Studio One Touts 'Decade of Delivery'

Andrew Susman

Studio One Networks, a leader in content syndication, launched a business model 10 years ago that married old media to new. It's proven so viable, president and CEO Andrew Susman, now celebrating his company's milestone, touts its progress as a "decade of delivery."

Given the volatile media landscape, SON is a study in bottom-line economics embracing changing content delivery systems.

Founded by Bob Blackmore, formerly the head of sales for NBC TV Network and chairman of the American Advertising Federation, and Susman, former director, business development, Time Inc., Studio One's total network reach, according to its latest numbers, is 112 million users. Susman says that is built on a foundation of 500 media partners, 50 advertisers and 25 content categories.

The CEO credits his company's success to "better quality content, enhanced user engagement, lower costs for our media partners and stronger consumer bonds at scale for our sponsors."

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The winning strategy was lifted from the golden age of radio and TV -- to create targeted programs underwritten by corporate sponsors. (Think Jack Benny and Jello, Milton Berle and the Texaco Star Theater.) The modern twist -- to run them cross-platform from the Web to TV to radio, syndicated in partnership with major media outlets such as CBS, AOL, ABC and World Now.

The formula may sound old-school -- high involvement content, business to lifestyle, without commercial saturation -- but in an age of clutter, it has clicked. Studio One is part of the content inventory of its media partners, not the ad inventory.

Currently, the network has 10 programs online sponsored by five top marketers and carried by more than 500 publishers -- including the Web outlets of the five major broadcast networks, as well as Facebook and Twitter. Part of its survival is due to fiscal discipline: SON only runs shows that a sponsor will support, created by an expert, that reach a targeted, responsive audience.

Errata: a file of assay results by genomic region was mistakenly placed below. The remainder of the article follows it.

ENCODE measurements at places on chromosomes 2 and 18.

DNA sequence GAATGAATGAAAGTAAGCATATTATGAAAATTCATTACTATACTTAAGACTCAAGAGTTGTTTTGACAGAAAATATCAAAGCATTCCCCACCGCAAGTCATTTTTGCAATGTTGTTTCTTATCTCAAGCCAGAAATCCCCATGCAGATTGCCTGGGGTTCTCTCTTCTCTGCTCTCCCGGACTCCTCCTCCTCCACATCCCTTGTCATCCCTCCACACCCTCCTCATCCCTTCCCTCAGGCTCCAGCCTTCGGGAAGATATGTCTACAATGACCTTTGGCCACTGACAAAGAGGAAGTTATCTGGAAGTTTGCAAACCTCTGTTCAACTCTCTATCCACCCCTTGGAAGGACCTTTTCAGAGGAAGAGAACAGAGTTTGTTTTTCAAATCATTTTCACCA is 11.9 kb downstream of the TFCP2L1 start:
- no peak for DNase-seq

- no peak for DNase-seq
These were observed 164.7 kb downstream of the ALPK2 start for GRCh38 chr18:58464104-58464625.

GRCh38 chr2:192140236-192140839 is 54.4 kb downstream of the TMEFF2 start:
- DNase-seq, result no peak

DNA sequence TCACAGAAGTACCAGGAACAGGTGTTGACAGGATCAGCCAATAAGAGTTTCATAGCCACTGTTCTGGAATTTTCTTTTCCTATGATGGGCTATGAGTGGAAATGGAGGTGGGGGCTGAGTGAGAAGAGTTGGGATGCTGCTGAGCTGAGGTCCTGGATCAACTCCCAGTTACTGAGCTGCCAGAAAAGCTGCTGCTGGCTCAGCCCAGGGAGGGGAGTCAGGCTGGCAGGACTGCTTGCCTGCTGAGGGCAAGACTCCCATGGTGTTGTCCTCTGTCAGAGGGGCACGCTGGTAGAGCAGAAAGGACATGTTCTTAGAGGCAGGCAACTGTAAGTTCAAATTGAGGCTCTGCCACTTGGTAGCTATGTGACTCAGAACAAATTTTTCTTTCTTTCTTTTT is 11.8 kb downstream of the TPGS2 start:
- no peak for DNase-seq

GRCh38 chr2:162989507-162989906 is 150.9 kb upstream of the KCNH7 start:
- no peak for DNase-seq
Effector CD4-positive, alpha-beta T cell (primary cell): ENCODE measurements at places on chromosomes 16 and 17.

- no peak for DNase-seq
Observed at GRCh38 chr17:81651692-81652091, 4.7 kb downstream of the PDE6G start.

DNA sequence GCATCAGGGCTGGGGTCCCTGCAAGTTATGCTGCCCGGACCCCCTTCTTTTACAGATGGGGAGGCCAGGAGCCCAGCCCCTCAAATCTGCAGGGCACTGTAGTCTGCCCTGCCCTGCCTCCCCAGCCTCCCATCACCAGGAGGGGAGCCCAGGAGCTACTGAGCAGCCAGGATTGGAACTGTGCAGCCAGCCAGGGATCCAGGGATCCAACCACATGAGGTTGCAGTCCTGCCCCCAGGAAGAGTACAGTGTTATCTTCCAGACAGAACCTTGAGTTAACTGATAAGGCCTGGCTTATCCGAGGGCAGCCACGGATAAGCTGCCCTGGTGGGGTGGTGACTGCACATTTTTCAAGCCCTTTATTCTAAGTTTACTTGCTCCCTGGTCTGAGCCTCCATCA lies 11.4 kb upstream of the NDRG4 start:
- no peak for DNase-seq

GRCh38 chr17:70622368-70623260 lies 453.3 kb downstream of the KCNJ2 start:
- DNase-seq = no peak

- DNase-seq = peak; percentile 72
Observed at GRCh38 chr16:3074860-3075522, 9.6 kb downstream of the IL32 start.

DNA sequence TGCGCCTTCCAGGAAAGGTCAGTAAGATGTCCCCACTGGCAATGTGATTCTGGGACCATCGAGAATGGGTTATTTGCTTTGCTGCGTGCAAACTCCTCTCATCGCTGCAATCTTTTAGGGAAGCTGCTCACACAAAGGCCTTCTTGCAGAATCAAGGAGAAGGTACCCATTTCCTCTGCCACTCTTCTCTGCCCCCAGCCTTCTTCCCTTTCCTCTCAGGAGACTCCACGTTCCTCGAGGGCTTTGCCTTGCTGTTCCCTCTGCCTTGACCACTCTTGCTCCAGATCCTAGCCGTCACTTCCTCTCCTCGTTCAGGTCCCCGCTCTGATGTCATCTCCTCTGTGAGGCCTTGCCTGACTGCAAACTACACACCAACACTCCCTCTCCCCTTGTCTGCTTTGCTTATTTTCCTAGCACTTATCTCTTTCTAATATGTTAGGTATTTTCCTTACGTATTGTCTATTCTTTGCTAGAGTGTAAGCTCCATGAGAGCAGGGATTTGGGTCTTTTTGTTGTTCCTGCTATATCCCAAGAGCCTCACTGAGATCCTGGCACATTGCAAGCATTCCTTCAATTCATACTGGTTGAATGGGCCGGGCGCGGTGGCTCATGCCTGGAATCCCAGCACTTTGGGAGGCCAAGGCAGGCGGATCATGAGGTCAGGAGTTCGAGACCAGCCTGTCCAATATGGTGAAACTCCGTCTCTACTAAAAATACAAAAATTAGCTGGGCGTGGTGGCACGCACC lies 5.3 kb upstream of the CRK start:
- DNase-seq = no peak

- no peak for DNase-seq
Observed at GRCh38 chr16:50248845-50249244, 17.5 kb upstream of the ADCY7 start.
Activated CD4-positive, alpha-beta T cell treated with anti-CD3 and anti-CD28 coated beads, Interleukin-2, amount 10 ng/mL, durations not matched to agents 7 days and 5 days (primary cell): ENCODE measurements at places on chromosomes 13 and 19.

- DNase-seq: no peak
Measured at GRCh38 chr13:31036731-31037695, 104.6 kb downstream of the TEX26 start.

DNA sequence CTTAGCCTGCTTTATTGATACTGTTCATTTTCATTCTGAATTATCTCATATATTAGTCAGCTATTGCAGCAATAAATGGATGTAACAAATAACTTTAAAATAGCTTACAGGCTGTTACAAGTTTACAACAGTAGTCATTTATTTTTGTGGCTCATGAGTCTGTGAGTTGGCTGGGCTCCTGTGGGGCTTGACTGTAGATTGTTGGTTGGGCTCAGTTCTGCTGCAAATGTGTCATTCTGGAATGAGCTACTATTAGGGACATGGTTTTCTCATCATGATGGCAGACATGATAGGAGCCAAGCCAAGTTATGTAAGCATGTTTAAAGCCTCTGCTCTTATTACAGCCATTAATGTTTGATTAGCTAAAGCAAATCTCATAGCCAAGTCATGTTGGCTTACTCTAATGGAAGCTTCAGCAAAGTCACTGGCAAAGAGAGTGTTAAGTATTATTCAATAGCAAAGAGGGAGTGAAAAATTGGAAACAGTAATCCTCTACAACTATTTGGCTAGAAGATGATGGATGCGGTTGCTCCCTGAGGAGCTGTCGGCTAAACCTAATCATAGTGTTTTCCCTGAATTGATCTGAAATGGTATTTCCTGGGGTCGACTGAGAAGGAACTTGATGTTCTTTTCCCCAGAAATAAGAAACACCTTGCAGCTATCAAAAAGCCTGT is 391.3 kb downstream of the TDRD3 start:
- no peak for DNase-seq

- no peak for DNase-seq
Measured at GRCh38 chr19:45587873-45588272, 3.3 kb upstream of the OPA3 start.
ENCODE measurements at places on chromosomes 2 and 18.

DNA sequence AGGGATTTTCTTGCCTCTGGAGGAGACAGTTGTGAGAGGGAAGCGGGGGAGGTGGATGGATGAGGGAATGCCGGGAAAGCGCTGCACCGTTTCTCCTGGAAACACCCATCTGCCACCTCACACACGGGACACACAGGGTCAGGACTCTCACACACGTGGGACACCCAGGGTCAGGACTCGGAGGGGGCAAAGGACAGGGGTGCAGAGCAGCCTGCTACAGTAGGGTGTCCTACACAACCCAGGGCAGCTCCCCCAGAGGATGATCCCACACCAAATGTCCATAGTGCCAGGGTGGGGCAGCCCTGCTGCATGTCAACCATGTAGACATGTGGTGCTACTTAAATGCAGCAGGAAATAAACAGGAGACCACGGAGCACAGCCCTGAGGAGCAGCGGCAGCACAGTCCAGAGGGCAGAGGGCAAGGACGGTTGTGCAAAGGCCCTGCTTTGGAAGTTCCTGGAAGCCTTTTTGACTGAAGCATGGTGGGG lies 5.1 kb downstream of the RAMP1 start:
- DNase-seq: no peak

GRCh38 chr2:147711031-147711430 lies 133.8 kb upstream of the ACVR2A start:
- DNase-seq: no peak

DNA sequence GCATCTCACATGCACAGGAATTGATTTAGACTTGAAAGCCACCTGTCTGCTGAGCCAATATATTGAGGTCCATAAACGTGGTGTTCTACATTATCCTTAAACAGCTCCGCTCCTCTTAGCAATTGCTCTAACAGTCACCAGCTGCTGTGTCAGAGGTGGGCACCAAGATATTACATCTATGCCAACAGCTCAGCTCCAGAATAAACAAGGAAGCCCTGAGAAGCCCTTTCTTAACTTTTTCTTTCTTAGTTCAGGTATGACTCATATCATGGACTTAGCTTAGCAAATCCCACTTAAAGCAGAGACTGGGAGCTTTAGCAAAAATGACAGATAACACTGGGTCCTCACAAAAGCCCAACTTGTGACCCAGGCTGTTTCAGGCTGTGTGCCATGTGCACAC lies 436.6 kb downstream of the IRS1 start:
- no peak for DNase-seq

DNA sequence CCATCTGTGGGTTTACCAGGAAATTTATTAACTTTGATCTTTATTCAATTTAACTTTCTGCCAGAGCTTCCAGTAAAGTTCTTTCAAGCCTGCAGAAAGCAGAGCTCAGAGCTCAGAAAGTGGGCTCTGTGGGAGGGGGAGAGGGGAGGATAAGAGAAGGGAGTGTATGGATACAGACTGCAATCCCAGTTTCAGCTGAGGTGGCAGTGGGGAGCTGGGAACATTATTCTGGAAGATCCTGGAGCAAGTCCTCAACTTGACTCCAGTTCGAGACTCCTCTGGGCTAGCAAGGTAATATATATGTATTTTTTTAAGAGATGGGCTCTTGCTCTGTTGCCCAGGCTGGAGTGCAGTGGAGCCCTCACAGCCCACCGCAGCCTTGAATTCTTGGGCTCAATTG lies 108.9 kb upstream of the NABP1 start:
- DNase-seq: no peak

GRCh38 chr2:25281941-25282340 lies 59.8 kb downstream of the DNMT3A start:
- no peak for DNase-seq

For example, "Driving Today," SON's longest-running show, is sponsored by Bridgestone. The managing editor is Jack R. Nerad, who co-hosts "America on the Road" on the Mutual Radio Network. "Driving" has 350 online media partners and is broadcast on more than 300 radio stations. Similarly, shows such as Nestle's "Your Baby Today" get an opening and closing credit and a "brought to you by" line.

Research conducted by American Demographics and Next Century Media confirmed that the average visit to a SON site was 14 minutes. In partnership with AD, new methodology -- the sponsorship effectiveness index -- was produced. The findings, first published in the Advertising Research Foundation Journal in December 2006, found the lift in awareness, consideration and purchase intent was seven times the TV average, while click-through rates on programs approached 8%.

Finding success at home, SON went global.

"Your Security Resource," sponsored by Symantec, is in 14 languages worldwide and syndicated to Toshiba, EarthLink, Hewlett Packard, E- Bay, Lenovo Web sites. Building on its international appeal, SON launched its latest big initiative: Studio One World Service. "We are currently syndicating in France, India, Russia, Germany and Mexico and will be expanding the networks according to demand. We are especially excited to move into China and Japan," adds Susman.

In conjunction with Studio One World Service, SON joined the board of Business for Diplomatic Action, chaired by former DDB exec Keith Reinhard. Together, alongside companies like Pepsi, McDonald's and Hughes Aircraft, the goal is to extend the positive perception of America internationally through business cooperation.

To solidify its professional base, Studio One also chartered the Internet Content Syndication Council, which now counts 80+ members, including Reuters, Google, AP, P&G, Brightcove and IDG.

Next up, Studio One is eying mobile apps. It has done short flights with Sprint and Nextel, but plans to do more as it moves into Asia, where mobile reach and engagement figures are higher. "When looking into the future, we feel anybody can develop around a new technology or medium," says Susman, "but not anybody can create differentiated content."

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